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Saturday, 17 November 2012

from a tower block to a through house and Coasties get their feet wet

At the beginning of the week I went to meet both my Leeds' friends, my asylum seeking friend and my 'gadding' friend. My asylum seeking friend has been moved by G4S to her new accommodation, she is delighted as it is still within walking distance of her doctor and her other support networks. I am delighted as, although it is in an area of back to backs, it is a 'through' house, in the Leeds vernacular, it has a back and a front open to the air.

Now those of you not familiar with Leeds may have thought that back to backs had been consigned to the museum or the dustbin of housing history, oh no, in Leeds there are still almost 20000 back to backs and I haven't added an extra zero. I have tried to give you a link to various reports, but have failed, but if you google back to backs in Leeds you can see it all for yourselves. Even tower blocks give the residents a small outside balcony but many back to backs are directly onto the pavement, so no private outside space back or front. The numbers are so high because, when building new ones was finally banned early in the 20th century, Leeds found a loophole in the law and carried on well into the 1930's. We are supposed to be one of the richest countries in the world and yet people are still living in homes that were condemned over 100 years ago.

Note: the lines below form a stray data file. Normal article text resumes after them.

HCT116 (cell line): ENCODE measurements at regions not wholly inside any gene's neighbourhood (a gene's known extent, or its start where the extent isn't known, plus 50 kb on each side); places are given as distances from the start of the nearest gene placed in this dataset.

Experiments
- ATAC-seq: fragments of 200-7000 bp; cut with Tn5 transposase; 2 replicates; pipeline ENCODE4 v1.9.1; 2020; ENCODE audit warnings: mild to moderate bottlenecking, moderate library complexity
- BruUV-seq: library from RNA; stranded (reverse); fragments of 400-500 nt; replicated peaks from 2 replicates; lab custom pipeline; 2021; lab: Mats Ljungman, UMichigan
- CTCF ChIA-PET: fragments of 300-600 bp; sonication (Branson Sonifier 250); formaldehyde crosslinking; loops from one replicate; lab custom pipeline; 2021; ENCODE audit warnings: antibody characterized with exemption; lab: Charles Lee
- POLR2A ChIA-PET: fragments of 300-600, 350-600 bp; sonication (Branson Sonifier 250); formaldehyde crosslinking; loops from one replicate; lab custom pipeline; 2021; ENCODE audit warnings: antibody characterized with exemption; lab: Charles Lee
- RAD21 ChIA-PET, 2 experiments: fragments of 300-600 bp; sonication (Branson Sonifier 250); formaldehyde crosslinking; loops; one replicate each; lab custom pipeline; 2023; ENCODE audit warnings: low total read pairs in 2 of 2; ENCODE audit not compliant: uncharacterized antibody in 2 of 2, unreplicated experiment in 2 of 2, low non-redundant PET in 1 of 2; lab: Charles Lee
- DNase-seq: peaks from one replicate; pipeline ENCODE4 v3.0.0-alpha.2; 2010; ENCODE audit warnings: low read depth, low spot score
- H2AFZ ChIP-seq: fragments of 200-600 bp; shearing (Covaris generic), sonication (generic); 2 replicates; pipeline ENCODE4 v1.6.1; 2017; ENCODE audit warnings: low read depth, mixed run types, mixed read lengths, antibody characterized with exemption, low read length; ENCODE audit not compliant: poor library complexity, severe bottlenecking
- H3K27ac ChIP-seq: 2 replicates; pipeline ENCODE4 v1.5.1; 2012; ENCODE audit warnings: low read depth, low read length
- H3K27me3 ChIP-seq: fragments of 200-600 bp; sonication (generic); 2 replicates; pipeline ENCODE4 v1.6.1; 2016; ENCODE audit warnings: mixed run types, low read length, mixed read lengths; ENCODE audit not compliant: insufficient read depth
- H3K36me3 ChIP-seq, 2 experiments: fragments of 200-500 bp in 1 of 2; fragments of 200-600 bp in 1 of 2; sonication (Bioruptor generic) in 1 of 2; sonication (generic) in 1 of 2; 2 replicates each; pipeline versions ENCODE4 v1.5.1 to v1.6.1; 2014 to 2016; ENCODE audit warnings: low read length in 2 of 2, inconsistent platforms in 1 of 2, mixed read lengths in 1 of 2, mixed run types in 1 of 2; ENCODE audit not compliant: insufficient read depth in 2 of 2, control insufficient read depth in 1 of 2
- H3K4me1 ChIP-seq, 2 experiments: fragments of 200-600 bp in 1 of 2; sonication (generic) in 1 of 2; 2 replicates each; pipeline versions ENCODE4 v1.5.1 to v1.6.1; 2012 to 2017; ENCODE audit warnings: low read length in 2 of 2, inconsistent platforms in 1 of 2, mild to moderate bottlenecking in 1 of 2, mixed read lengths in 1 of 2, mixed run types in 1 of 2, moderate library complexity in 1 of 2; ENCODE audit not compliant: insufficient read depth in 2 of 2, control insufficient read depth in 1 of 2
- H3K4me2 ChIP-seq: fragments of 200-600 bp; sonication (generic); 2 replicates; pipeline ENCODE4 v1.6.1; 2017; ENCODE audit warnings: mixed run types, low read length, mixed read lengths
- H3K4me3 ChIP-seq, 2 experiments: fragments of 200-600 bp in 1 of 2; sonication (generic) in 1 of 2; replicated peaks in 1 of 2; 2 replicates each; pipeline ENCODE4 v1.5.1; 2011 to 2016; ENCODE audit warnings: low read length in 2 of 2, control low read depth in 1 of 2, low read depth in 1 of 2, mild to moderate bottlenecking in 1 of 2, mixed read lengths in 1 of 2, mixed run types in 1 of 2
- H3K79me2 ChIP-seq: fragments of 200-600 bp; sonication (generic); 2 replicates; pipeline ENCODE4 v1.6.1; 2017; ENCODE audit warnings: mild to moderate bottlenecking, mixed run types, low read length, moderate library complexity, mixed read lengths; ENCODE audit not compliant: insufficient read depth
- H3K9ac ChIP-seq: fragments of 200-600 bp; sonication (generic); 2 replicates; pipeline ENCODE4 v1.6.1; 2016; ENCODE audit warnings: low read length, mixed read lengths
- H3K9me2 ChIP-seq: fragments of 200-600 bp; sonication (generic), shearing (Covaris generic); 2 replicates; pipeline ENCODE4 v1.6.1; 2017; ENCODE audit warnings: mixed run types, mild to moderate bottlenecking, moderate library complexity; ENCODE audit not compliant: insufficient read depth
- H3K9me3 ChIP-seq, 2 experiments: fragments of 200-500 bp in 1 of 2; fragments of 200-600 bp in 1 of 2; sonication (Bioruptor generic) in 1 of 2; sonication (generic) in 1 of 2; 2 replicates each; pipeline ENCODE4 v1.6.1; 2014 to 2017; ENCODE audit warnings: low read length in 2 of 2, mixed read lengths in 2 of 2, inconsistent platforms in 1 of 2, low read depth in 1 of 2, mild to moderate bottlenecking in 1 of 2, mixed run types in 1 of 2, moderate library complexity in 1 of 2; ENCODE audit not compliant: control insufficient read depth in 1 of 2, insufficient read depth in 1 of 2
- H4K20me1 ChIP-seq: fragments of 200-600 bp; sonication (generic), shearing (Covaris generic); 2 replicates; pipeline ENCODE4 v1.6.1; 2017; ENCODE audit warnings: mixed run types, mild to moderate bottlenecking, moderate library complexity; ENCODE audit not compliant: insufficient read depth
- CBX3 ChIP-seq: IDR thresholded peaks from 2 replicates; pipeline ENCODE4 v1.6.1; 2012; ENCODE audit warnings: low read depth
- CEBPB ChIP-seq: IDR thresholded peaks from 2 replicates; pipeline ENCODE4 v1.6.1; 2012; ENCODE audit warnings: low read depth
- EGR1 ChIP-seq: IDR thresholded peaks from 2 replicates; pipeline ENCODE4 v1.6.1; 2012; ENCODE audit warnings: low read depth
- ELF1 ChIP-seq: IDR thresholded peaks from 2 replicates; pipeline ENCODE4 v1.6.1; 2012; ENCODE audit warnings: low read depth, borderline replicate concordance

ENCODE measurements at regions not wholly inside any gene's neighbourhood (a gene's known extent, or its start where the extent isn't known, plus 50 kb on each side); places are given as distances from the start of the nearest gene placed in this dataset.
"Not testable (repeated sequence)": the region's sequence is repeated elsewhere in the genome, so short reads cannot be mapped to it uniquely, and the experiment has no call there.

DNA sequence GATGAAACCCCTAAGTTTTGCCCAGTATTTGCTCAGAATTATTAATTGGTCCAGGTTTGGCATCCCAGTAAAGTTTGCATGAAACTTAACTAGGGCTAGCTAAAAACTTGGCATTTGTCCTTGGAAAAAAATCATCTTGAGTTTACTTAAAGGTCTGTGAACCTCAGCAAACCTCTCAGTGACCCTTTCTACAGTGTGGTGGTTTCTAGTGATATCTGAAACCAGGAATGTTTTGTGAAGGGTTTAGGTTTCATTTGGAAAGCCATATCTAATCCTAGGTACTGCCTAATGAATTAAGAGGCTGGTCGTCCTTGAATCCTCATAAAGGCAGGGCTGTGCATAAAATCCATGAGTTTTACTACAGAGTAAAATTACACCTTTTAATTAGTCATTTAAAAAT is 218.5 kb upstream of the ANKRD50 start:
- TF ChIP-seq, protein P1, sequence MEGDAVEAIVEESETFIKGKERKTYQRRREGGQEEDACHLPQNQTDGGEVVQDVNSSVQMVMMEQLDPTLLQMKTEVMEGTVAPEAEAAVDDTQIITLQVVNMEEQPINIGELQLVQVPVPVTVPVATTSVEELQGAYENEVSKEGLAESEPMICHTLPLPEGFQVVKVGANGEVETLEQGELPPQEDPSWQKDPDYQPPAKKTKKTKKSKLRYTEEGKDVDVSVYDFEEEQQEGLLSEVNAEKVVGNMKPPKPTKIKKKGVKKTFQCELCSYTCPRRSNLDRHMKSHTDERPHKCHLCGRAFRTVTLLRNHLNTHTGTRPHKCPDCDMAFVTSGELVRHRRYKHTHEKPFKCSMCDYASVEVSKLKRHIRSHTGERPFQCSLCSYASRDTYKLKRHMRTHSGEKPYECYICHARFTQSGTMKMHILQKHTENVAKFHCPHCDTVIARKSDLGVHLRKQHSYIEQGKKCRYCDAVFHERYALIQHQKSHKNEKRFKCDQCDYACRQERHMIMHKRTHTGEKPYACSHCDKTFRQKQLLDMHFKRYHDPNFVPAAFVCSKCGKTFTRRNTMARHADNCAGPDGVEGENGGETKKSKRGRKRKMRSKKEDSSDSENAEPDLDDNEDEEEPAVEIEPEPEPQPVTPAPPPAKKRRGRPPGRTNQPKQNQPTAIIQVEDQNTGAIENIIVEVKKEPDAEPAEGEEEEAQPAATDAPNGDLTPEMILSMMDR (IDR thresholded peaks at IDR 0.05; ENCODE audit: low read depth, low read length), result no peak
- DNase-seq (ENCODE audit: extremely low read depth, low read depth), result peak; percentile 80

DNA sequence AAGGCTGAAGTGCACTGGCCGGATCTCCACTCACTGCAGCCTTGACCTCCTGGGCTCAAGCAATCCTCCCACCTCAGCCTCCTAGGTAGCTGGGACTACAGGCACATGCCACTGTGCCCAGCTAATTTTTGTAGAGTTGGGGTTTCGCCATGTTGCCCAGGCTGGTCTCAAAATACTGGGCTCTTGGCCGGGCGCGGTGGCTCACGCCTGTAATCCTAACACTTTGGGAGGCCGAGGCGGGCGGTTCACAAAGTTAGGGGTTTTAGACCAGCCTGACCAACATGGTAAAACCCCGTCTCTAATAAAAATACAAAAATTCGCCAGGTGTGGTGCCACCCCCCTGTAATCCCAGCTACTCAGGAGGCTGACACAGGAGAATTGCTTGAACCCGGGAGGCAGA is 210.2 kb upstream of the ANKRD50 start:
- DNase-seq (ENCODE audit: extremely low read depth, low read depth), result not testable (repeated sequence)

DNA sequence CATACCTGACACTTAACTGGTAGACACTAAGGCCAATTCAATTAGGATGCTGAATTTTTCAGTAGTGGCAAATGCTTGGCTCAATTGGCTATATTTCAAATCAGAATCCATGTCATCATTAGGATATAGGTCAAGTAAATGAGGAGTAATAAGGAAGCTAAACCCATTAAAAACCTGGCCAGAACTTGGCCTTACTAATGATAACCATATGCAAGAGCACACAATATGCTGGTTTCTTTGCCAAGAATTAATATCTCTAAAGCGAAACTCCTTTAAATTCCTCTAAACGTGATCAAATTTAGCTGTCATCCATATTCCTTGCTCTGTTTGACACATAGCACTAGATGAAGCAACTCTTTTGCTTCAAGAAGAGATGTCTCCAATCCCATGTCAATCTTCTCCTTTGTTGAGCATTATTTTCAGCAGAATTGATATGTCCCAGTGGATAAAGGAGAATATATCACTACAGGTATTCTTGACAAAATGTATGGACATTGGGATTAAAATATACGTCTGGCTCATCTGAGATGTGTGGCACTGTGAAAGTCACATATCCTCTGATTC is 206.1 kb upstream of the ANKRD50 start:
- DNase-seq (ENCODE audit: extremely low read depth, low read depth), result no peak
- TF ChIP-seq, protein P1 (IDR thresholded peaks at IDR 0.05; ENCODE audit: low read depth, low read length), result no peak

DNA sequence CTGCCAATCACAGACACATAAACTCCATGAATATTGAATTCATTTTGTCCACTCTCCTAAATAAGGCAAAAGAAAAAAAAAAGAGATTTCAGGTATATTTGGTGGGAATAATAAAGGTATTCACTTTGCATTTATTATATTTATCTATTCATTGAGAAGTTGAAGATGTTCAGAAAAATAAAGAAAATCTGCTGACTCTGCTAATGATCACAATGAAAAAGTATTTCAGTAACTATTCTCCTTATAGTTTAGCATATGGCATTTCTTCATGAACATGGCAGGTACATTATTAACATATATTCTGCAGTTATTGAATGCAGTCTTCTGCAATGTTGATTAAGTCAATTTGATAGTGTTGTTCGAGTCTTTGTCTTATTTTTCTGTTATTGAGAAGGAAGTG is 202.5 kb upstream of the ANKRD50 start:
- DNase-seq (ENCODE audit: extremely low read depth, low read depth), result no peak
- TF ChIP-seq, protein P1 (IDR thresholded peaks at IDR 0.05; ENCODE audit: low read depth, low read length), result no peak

My friend and I drink tea and she tells me how, when she has got the inside clean and sorted, it looks spotless to me, she is going to start on the small plot outside. My gadding friend and I catch up and then I get the bus home, a most satisfactory day all round. The move that potentially could have been so disastrous has turned out to be fine, in part down to the lovely people from the local housing group, who actually did the practical work of moving her and her few, but precious possessions; some of which she has restored to good use after finding them dumped in alley ways. For new readers, the contract to house asylum seekers is now with G4S, who cannot use the properties that were previously used, so at unnecessary expense everyone has to be moved. They is turn subcontract the work to another group. Confused, you should be!

not easy to see, but in the middle
 of the picture, a large
piece of plastic sheet.
Wednesday is a lovely sunny day, Coasties,, continues to hack out the path for the plebs (see October 21st). It is mostly the usual blackthorn, but some of it is also cunningly woven through with honeysuckle. However the lovely views over Runswick Bay,as well as the unseasonably warm weather keep us cheerful. It's a pity though that even here sheets of plastic are buried in the ground.

Runswick bay in the sunshine

Eventually we break through to a field; however we have worked for too long. Both the time and the height of the high tide have been ignored, some of us opt for wet feet and more, the others struggle up a muddy cliff.

a colleague gives me a helping hand with the last bit

Thanks to Tristan for this picture of me above my knees in the sea. I don't usually paddle in my clothes, but this seemed the best option this time.

Luckily I have other footwear in the car, the drive home is still rather damp.